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COVID-19 Vaccination Programs And Implications Of The Human Microbiome

It is vital to understand the role of the microbiome in immunity and vaccine response, and how the microbiome may impact the effectiveness of COVID-19 vaccine programs in the real world.

The world is depending on the success of vaccine programs to end the ongoing COVID-19 pandemic. To curb the spread of the virus, it is essential for a population to reach herd immunity, where a significant proportion has developed immunity to infection. There are currently 11 vaccines authorized/approved for use in multiple countries worldwide. According to clinical trial data, these vaccines have demonstrated relatively high efficacy in preventing COVID-19 infection. However, this does not mean that the vaccines will be as effective in the real world. Vaccine response can vary at an individual level and can be influenced by a multitude of biological factors, including the function of the microbiome. 
The microbiome plays a significant role in immunity, and may be an underlying factor explaining why elderly people and those with certain comorbidities are at higher risk of infection. The underlying impact of microbiome dysbiosis on immunity may not only increase instances of severe disease in high-risk groups but may also affect their response to the COVID-19 vaccines. Therefore, it is vital to understand the role of the microbiome in immunity and vaccine response, and how it may impact the effectiveness of vaccine programs in the real world. 

The COVID-19 Vaccination Program

Since the pandemic began, multiple vaccines with varying mechanisms of action and technology have been developed, approved and distributed at unprecedented speed. According to Citeline’s Pharmaprojects, there are 11 (as of 12 April 2021) vaccines approved or given emergency use authorization in various countries across the globe (see Exhibit 1).

Exhibit 1.

Vaccines With Authorization/Approval For Use

Vaccine details

Originator company

Authorization/Approval countries

COVAXIN

Inactivated COVID19 vaccine

Bharat Biotech, India

Mexico, Zimbabwe, India

Convidecia

Recombinant adenovirus vaccine

CanSino Biologics, China

China, Mexico, Hungary, Pakistan

CoronaVac

Inactivated Covid-19 vaccine

Sinovac Biotech, China

China, Seychelles, Indonesia, Turkey, Brazil, Pakistan, Chile, Morocco, Philippines, Peru, Hungary, Mexico, Hong Kong, Thailand, Venezuela, Malaysia, Ecuador, Ukraine, Zimbabwe

ChAdOx1

Recombinant adenovirus vaccine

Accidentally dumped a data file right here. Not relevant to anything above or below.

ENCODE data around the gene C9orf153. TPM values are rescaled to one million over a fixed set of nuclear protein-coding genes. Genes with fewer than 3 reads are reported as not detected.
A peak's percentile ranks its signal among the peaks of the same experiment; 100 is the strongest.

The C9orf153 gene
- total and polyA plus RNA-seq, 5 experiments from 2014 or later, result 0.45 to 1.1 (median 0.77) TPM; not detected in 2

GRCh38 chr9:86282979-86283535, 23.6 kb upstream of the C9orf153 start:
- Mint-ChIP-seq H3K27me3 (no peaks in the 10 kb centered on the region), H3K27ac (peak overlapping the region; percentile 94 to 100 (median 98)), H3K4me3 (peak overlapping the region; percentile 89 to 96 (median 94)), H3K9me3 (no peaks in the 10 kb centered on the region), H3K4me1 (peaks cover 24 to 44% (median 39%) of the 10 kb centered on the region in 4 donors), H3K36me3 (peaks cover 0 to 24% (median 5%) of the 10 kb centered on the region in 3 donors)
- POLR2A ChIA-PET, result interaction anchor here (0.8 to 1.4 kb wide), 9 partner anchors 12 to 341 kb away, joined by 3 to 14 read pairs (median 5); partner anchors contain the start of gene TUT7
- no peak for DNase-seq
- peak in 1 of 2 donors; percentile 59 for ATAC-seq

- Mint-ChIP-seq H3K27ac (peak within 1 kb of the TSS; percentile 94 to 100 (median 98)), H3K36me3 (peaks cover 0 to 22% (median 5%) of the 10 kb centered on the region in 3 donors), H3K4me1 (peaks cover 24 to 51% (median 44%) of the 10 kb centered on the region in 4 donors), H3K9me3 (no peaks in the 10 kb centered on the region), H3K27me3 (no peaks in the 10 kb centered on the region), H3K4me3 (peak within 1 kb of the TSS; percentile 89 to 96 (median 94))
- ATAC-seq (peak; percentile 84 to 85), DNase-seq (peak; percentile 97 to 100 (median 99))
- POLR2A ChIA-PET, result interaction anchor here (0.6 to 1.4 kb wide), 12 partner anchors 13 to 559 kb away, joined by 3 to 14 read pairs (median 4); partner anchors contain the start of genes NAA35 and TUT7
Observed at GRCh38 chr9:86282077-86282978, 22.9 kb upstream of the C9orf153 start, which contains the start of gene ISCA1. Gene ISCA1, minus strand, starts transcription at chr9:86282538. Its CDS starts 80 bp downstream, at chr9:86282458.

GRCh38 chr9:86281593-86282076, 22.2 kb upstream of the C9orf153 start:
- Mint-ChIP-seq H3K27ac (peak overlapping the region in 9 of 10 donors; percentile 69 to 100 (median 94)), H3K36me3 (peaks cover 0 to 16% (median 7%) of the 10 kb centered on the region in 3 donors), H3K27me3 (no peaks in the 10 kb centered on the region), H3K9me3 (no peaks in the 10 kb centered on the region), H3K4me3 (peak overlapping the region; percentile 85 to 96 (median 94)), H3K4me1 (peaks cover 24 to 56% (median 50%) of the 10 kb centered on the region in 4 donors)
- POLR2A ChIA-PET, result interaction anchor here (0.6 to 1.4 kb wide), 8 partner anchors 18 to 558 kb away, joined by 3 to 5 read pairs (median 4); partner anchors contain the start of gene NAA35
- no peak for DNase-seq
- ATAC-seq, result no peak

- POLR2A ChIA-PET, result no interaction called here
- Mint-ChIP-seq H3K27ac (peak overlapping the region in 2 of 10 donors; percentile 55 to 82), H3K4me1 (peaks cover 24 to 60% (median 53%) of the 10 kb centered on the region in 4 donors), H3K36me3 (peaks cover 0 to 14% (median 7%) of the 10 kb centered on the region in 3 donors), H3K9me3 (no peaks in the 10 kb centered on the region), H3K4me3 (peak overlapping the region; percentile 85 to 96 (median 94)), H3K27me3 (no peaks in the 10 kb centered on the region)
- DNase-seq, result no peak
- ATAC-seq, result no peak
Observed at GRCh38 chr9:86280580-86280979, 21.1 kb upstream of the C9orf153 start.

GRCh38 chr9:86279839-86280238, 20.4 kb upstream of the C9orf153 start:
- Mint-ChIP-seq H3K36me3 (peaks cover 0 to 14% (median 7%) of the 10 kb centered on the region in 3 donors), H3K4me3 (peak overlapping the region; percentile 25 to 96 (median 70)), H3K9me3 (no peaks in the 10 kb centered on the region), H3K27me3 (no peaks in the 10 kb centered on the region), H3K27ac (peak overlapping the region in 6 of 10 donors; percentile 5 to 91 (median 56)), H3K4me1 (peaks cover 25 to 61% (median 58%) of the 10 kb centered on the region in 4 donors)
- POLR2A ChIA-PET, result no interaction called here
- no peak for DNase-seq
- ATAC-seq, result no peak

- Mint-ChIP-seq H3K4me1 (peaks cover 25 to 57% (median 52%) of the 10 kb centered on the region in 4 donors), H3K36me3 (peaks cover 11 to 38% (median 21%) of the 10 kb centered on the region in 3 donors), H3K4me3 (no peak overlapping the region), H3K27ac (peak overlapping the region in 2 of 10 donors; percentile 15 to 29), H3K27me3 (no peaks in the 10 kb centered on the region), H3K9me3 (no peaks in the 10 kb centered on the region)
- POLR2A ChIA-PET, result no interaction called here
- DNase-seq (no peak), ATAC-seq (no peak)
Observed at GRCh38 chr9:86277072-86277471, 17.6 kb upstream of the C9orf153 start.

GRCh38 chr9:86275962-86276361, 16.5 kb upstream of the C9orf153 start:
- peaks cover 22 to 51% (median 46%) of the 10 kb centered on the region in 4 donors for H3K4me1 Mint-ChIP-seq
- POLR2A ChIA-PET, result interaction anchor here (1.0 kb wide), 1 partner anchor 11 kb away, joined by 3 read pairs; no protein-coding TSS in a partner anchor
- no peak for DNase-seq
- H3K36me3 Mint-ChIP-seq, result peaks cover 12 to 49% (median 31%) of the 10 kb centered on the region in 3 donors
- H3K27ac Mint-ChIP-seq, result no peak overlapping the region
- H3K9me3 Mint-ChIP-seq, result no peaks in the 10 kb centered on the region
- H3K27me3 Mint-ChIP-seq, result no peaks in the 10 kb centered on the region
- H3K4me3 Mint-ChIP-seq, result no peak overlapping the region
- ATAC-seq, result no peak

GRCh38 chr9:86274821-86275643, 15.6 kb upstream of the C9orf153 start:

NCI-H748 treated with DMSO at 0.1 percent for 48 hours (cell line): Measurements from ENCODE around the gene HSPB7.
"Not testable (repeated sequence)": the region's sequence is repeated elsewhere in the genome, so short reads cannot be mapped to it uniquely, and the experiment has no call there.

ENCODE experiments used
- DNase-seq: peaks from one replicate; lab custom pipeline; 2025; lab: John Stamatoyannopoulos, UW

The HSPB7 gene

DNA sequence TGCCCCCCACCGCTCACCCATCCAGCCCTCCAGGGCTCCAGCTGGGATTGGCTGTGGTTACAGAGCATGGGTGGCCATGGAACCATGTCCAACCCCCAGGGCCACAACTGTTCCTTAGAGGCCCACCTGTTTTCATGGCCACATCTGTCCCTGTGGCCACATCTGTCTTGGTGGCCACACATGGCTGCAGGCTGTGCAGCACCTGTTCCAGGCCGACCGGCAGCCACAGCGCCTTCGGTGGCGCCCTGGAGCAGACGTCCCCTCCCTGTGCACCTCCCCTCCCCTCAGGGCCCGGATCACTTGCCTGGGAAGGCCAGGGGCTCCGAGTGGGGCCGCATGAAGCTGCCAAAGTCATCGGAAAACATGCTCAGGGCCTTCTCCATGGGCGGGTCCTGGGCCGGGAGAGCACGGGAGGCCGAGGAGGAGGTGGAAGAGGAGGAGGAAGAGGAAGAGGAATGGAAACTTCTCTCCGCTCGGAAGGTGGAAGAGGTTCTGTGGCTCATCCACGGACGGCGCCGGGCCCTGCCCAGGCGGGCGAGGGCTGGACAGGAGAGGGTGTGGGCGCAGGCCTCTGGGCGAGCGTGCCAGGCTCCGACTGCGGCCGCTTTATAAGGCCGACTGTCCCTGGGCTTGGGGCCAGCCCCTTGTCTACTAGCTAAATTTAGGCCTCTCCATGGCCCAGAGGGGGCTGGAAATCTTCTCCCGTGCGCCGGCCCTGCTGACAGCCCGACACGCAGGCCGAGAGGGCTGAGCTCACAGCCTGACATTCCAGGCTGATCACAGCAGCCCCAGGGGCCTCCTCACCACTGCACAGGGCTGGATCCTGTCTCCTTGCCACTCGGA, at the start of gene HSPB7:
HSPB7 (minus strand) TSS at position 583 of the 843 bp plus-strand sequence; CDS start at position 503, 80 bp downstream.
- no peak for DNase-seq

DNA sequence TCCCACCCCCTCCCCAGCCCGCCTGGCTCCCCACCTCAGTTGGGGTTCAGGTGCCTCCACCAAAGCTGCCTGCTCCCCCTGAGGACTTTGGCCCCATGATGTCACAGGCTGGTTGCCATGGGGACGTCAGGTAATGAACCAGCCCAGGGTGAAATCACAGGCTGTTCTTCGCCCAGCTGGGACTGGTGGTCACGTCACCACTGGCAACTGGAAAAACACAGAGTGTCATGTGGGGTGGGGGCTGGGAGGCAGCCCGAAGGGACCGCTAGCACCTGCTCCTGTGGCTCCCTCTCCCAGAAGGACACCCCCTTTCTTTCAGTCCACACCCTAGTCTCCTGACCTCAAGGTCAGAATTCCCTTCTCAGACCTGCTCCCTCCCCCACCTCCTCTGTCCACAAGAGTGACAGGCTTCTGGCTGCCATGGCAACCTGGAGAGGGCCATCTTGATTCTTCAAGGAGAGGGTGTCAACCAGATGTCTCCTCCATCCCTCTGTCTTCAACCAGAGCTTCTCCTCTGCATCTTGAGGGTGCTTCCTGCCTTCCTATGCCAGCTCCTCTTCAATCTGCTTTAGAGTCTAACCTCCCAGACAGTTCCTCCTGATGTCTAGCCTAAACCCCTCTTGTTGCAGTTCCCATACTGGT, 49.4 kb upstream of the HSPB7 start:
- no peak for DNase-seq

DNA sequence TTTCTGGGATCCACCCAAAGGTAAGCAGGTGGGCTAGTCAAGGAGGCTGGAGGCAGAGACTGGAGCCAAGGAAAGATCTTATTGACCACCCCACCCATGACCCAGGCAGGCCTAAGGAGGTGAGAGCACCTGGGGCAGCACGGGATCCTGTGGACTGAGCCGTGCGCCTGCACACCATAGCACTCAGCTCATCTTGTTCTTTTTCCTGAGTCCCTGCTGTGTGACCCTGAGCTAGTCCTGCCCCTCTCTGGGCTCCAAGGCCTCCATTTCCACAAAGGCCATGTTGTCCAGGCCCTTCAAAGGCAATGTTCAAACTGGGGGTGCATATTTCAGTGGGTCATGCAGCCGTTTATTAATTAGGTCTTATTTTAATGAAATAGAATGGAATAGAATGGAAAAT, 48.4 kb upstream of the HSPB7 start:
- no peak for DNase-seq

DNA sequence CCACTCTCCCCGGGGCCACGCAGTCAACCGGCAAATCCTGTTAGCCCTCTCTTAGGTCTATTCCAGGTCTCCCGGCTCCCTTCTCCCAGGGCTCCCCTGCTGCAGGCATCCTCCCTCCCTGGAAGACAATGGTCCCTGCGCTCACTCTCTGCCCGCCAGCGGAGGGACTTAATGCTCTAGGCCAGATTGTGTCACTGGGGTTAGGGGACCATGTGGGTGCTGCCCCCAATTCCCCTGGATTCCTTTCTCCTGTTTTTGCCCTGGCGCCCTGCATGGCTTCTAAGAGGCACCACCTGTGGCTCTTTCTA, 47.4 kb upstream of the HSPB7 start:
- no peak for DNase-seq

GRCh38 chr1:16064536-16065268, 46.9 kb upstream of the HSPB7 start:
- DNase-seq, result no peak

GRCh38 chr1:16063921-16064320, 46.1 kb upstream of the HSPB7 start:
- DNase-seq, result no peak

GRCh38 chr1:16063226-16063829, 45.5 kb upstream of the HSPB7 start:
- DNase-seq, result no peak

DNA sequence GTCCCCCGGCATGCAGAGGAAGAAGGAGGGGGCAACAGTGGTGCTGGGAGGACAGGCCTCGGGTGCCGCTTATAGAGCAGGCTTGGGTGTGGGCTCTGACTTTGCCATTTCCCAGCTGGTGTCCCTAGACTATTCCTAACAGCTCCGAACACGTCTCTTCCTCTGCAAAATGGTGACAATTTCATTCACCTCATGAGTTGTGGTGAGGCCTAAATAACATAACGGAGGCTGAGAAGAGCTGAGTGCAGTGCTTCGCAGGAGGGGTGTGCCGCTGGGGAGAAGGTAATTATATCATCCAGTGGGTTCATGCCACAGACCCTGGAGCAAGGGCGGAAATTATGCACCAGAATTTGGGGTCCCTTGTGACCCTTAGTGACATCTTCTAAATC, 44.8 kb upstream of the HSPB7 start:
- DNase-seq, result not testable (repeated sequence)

Oxford Biomedica & AstraZeneca, United Kingdom

United Kingdom, Mexico, Bangladesh, Argentina, India, Nepal, Pakistan, Brazil, Thailand, Myanmar, Ecuador, Bahrain, Philippines, South Africa, Chile, the EU, Vietnam, United Arab Emirates, Norway, South Korea, Australia, Taiwan, Ukraine, Afghanistan, Colombia, Canada, Moldova, Indonesia, Portugal, Iraq, Costa Rica

mRNA-1273

mRNA-based vaccine

Moderna, United States

United States, Canada, Israel, the EU, Switzerland, Singapore, Qatar, Hungary, Vietnam, United Kingdom

2019-nCoV vaccine

Recombinant adenovirus vaccine

Janssen (Johnson & Johnson), Belgium

South Africa, Bahrain, United States, Canada, France, Switzerland, Thailand, Colombia, Brazil, South Korea, Tunisia, Jordan, Qatar, Saudi Arabia

Sputnik V

Recombinant adenovirus vaccine

The Gamaleya Research Institute, Russia

Russia, Argentina, Bolivia, Algeria, Venezuela, Mexico, Paraguay, Turkmenistan, Hungary, United Arab Emirates, Iran, Philippines, Armenia, Tunisia, Nicaragua, Lebanon, Pakistan, Mongolia, Iran, Egypt, Hungary, Vietnam, Slovakia, Laos, Sri Lanka, Zimbabwe, Czech Republic, Mali

COVIV

Inactivated COVID-19 vaccine

Wuhan Institute of Biological Products (China National Biotec Group), China

China, Bahrain

BNT-162

mRNA-based vaccine

 

BioNTech & Pfizer, Germany

United States, United Kingdom, Bahrain, Canada, Mexico, Singapore, Saudi Arabia, United Arab Emirates, Chile, Switzerland, Israel, the EU, Colombia, Philippines, Australia, Hong Kong, Peru, South Korea, New Zealand, India, Canada, Japan, Brazil, Rwanda

BBIBP-CorV

Inactivated COVID-19 vaccine

Beijing Institute of Biological Products

United Arab Emirates, Bahrain, China, Serbia, Pakistan, Peru, Laos, Iraq, Hungary, Zimbabwe, Nepal, Argentina, Senegal, Hungary, Argentina

ZF-2001

Recombinant CHO cell vaccine

Anhui Zhifei Longcom Biopharma, China

China, Uzbekistan

Source: Pharmaprojects, April 2021

The first vaccines were only approved at the end of 2020 and global demand still far outstrips supply. Considering this scarcity, the initial aim of many countries’ vaccination programs is to ensure that those who are most at risk of severe disease or death are prioritized. An Informa Pharma Intelligence analysis estimates that the global population of people falling into the top priority groups for vaccination (healthcare workers and people aged over 65 years) is approximately 787.5 million, and considering that most vaccinations require two doses, around 1.8 billion doses are needed to cover this group alone. As well as the top priority groups, those with various comorbidities (including obesity, diabetes, chronic lung or heart disease) are also at higher risk of severe disease and death from COVID-19 and placed high on the vaccine priority list.